Spring Data JDBC – Use a sequence to generate primary keys



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By default, Spring Data JDBC expects the database to provide a primary key value for every new record. The easiest way to achieve that is to use an autoincremented column. We used that in the Introduction to Spring Data JDBC guide. But what do you do if your table model uses a database sequence instead?

Spring Data JDBC can, of course, handle that as well. But it requires some extra code. Instead of relying on the default handling, you need to get the value from the database sequence and set the primary key attribute before the entity gets written to the database. The best way to do that is to implement a BeforeConvertCallback.

Implementing a BeforeConvertCallback to get a sequence value

You might already know the callback mechanism from other Spring Data modules. The Entity Callback API was introduced in Spring Data Commons in version 2.2, and it’s the officially recommended way to modify entity objects before or after certain lifecycle events. When using Spring Data JDBC, you can use that mechanism to automate the retrieval of a sequence value when persisting a new entity object.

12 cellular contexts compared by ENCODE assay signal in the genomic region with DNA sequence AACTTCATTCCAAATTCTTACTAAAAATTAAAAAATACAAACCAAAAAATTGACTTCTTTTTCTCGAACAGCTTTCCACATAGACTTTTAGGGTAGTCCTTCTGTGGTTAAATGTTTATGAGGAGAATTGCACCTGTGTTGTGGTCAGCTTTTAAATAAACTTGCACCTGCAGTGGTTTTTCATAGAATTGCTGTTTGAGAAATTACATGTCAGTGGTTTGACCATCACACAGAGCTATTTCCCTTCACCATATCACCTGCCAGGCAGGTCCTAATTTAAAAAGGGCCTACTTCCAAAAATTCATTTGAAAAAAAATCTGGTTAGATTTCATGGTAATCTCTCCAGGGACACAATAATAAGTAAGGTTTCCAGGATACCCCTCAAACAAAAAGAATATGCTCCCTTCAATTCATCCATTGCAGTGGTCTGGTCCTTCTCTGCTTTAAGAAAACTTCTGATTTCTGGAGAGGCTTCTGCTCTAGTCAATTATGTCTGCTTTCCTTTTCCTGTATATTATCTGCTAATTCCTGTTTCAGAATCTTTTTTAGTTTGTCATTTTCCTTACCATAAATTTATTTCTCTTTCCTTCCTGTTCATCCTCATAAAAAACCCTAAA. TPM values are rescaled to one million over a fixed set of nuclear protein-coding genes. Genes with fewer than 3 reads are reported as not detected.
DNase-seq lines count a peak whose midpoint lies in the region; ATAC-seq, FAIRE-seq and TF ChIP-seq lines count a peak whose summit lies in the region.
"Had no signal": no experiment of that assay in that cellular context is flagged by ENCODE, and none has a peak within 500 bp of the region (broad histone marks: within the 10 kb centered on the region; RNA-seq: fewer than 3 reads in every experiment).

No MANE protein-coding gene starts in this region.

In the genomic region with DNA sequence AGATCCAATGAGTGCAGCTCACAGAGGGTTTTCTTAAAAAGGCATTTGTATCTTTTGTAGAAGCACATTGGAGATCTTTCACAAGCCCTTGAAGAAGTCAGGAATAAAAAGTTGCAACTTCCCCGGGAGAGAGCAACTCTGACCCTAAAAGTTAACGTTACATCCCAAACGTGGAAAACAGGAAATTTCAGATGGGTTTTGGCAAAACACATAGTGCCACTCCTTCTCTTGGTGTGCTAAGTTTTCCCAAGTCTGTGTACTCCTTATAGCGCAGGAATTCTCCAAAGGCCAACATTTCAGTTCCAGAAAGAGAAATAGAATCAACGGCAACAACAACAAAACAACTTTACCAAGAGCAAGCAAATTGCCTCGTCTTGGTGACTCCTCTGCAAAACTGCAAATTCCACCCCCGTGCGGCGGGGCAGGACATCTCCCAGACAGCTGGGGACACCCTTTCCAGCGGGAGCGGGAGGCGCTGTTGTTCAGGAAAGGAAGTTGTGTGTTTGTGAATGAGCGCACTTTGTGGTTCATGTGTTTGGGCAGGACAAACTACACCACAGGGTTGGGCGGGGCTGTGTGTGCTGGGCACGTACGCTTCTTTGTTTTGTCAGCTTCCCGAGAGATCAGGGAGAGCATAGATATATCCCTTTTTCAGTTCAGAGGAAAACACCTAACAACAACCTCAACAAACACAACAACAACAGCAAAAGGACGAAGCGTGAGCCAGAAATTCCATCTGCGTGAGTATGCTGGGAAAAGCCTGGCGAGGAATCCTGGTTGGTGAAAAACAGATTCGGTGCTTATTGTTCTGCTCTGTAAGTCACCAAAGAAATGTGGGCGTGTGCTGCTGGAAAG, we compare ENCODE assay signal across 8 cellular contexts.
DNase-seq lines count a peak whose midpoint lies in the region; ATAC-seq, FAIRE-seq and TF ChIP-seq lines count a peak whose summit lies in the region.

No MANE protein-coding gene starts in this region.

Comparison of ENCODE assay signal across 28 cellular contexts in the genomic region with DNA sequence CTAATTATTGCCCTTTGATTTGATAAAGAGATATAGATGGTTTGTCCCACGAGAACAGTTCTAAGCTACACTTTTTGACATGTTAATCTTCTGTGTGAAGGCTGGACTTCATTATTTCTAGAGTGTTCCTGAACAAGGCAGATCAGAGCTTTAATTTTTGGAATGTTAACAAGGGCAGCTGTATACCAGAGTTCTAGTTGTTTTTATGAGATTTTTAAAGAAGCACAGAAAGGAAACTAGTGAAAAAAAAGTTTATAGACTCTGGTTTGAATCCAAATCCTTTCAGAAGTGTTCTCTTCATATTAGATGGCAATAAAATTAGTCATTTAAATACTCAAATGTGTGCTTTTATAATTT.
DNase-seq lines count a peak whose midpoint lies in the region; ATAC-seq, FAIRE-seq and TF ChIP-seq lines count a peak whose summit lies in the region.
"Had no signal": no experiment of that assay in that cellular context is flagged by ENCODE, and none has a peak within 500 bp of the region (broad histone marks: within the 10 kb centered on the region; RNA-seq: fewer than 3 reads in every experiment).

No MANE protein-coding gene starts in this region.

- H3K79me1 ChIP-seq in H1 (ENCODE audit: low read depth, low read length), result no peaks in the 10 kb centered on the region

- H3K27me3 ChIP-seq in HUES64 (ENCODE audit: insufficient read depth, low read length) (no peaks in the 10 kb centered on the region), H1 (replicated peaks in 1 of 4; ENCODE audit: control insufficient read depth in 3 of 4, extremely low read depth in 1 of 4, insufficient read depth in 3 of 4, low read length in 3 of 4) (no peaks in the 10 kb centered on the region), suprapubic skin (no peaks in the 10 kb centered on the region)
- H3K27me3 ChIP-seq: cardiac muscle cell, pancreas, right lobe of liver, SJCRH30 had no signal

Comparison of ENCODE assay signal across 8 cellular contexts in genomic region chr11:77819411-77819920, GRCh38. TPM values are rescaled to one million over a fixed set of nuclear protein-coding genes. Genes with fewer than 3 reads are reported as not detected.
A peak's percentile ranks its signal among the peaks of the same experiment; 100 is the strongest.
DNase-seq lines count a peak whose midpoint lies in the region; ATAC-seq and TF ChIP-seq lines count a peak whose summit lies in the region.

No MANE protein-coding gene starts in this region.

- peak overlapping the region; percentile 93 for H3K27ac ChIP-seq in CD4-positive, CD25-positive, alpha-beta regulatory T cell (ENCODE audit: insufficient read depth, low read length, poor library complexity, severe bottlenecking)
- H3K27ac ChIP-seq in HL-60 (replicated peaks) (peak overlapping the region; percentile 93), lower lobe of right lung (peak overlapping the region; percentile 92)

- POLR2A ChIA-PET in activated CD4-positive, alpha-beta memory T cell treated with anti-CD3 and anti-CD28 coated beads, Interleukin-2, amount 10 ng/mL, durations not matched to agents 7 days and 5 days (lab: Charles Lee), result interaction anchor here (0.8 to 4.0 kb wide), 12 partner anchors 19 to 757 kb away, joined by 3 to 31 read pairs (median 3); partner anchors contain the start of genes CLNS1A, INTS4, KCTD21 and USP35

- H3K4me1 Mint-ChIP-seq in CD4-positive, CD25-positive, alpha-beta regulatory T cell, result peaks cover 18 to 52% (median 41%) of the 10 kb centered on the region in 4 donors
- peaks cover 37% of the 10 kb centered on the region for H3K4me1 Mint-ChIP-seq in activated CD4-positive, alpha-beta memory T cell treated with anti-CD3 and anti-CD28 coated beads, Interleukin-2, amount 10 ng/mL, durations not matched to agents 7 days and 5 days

Let’s use this approach to automatically get a primary key value from a database sequence before persisting the ChessGame aggregate.

public class ChessGame {

	@Id
	private Long id;
	
    private String playerWhite;

    private String playerBlack;

    private List<ChessMove> moves = new ArrayList<>();

    ...
}

Without any additional changes, the following test case would persist the ChessGame aggregate and expect that the database provides a primary key value. As mentioned earlier, this is usually achieved by modeling the primary key column as an autoincremented column.

ChessGame game = new ChessGame();
game.setPlayerWhite("Thorben Janssen");
game.setPlayerBlack("A strong player");

ChessMove move1white = new ChessMove();
move1white.setMoveNumber(1);
move1white.setColor(MoveColor.WHITE);
move1white.setMove("e4");
game.getMoves().add(move1white);

ChessMove move1Black = new ChessMove();
move1Black.setMoveNumber(1);
move1Black.setColor(MoveColor.BLACK);
move1Black.setMove("e5");